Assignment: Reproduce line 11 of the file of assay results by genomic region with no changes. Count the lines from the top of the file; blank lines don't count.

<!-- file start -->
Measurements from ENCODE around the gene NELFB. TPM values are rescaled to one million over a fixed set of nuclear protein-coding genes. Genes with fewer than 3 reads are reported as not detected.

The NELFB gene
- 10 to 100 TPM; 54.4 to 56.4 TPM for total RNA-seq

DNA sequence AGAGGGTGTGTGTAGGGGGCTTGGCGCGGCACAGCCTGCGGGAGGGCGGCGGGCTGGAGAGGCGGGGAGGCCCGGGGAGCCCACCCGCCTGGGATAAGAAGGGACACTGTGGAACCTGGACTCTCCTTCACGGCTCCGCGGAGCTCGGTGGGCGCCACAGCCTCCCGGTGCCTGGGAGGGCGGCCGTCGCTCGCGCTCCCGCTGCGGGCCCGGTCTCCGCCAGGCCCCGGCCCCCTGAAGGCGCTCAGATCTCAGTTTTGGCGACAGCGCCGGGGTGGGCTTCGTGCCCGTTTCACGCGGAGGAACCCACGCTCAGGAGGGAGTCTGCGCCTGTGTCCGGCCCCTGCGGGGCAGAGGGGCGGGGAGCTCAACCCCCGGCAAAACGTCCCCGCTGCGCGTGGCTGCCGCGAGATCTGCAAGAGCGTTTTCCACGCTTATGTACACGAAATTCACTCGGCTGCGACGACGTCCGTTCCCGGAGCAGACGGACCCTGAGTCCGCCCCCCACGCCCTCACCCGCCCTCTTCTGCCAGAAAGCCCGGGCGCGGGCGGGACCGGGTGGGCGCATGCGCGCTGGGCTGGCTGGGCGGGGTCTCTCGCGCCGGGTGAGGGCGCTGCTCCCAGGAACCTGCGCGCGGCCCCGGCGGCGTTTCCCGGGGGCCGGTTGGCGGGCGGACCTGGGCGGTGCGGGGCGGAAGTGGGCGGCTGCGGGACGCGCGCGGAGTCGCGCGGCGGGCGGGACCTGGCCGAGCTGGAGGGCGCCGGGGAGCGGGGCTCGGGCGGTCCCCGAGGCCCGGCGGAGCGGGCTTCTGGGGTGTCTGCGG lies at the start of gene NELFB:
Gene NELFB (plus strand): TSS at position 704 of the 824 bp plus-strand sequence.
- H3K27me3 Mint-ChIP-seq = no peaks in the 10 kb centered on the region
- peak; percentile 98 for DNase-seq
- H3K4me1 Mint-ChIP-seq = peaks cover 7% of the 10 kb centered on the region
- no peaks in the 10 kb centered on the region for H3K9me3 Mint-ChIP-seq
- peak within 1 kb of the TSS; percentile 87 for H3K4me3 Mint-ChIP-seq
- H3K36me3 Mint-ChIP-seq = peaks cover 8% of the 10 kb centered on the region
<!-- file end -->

- H3K36me3 Mint-ChIP-seq = peaks cover 8% of the 10 kb centered on the region